What Is the KonMari Method?
If you are looking into cleaning out your space and making your stuff and clothing more organised, you may have heard about the KonMari Method. But what really is it? and how can you use it to tidy your home?
In this article, we’ll focus on what the KonMari method is and how to apply this system to our clothing – specifically, on the best ways to fold them.
What does the KonMari Method do?
The KonMari Method, named after its creator, Marie Kondo, is a systematic way of tidying up a home. In her book, The Life Changing Magic Of Tidying Up, Kondo, a cleaning consultant, talks about the tips she can give to readers on the method to enjoy a tidy home.
- Hardcover Book
- Kondo, Marie (Author)
It focuses on getting rid of the unnecessary clutter, keeping things that “spark joy” in their space, and organising them in a way that allows them to perform their functions best.
By helping people put their homes in order, it transforms the place into one that makes its dwellers happy and comfortable.
“This process in turn helps us identify our values and reduces doubt and confusion in making life decisions. If we can have confidence in our decisions and launch enthusiastically into action without any doubts holding us back, we will be able to achieve much more. In other words, the sooner we confront our possessions the better. If you are going to put your house in order, do it now.”Marie Kondo
Since the KonMari method has become so popular due to it’s effectiveness, we’re now going to share how you can make use of it too.
The 5 Categories
There are 5 Categories in the KonMari Method, namely: Clothes, Books, Papers, Komono (or the Miscellaneous items), and Sentimental Items that many of us have trouble discarding.
If you notice, clothing is the first category that the method takes on. This is mainly because, although we may not notice it, clothing is such a huge part of our day-to-day lives. Clothing represents our characters and if we’re comparing it to other categories, they are much easier to tidy up. Also, many pieces of our clothing are purely functional and only holds little sentimental value.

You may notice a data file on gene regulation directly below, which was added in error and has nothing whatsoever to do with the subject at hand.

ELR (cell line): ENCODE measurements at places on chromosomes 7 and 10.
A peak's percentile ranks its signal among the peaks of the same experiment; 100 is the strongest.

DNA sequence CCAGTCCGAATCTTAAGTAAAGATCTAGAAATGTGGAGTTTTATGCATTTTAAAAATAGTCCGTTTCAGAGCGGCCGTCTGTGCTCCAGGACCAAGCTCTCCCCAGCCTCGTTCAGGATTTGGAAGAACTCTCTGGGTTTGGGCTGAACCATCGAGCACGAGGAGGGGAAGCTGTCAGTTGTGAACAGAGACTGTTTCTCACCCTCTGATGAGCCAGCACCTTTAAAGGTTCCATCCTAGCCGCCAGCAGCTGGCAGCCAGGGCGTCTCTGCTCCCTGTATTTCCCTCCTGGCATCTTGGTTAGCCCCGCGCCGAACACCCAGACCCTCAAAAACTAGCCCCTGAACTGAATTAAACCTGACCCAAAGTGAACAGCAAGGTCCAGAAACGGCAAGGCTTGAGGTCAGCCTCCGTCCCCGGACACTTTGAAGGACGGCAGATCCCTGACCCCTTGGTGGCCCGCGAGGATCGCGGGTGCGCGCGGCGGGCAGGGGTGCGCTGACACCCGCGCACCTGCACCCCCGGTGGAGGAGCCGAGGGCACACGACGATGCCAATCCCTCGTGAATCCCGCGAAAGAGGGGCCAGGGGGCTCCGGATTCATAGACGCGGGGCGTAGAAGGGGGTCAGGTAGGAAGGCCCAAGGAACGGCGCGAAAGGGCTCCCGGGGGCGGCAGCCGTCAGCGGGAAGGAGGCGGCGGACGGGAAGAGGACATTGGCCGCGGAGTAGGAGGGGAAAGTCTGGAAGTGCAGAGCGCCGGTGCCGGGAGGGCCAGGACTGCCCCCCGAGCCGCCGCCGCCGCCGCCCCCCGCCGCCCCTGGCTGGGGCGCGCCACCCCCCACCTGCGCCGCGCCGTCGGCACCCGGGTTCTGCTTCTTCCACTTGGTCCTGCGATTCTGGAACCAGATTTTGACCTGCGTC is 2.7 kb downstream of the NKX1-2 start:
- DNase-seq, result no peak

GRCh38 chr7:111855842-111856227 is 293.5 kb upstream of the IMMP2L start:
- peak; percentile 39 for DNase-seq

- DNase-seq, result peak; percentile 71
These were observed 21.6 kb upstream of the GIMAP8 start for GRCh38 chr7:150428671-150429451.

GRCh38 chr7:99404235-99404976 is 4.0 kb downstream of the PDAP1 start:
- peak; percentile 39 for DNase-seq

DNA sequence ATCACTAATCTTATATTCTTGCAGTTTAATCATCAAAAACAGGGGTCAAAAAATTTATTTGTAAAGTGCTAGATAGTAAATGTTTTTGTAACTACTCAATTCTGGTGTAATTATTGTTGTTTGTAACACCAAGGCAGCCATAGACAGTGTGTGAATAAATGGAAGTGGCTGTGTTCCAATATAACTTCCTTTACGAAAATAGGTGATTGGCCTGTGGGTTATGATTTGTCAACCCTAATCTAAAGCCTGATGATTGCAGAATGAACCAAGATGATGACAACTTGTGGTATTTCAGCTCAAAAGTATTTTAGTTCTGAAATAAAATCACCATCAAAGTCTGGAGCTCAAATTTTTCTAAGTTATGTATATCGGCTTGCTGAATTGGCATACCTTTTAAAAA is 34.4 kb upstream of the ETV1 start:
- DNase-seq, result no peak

Since the method focuses on tidying, it includes the process of having to discard pieces of clothing that we no longer use, do not fit best, or just do not make us feel good. Once we’re ready to get rid of those we no longer use, we can get to the next step – which is folding those that do.
Discarding stuff with a purpose
Yes, Marie Kondo is a huge supporter of getting rid of stuff that no longer gives its owner value.
When an item no longer sparks joy in you, it is probably best to have another person who will appreciate it put it to use. If this is not possible, throwing items into the bin is your last resort.
However, she still believes that the things to be donated or thrown away should still receive final grace as, once upon a time, they were items that were used and helpful in a person’s life.
This brings us to the question, “How do you decide what pieces of clothing to keep?”
When it comes to clothing, our tip is to separate each item in your closet into three:
Clothes that you’ll keep
These are pieces of clothing that fit you perfectly, complement your style, and are still in great condition.
Clothes that you’ll donate
These are the clothes that don’t represent you, do not fit well, or just don’t spark joy when you wear them.
Clothes that you’ll throw away or recycle
These are the clothes that are already on their last lap, such as those that are worn and torn.
If you’re still struggling with too many items you want to keep, it’s possible that you may just be hoarding them.
One tip Kondo advises is to touch each item to see if you still feel a little joy or thrill on your body once you do, it’s your sign to keep it. If you don’t feel anything, proceed with donating or recycling the item.
How to organise clothing using the KonMari Fold
After you’re able to separate the clothes you still want to keep, it’s time to learn how to do the KonMari Fold.
Essentially, this method of folding works well because it makes use of “vertical folding.” This means that instead of piling your clothes on top of each other, they are placed next to one another vertically which saves a lot of storage space.
To learn how to fold like Marie Kondo, it’s important to remember the following:
- Clothing should be stored vertically
- You’ll put your palms to use when folding
- Folding usually involves the concept of halves and thirds
When you use this method, you’ll eventually learn how to fold the clothes that allow them to be upright on their own.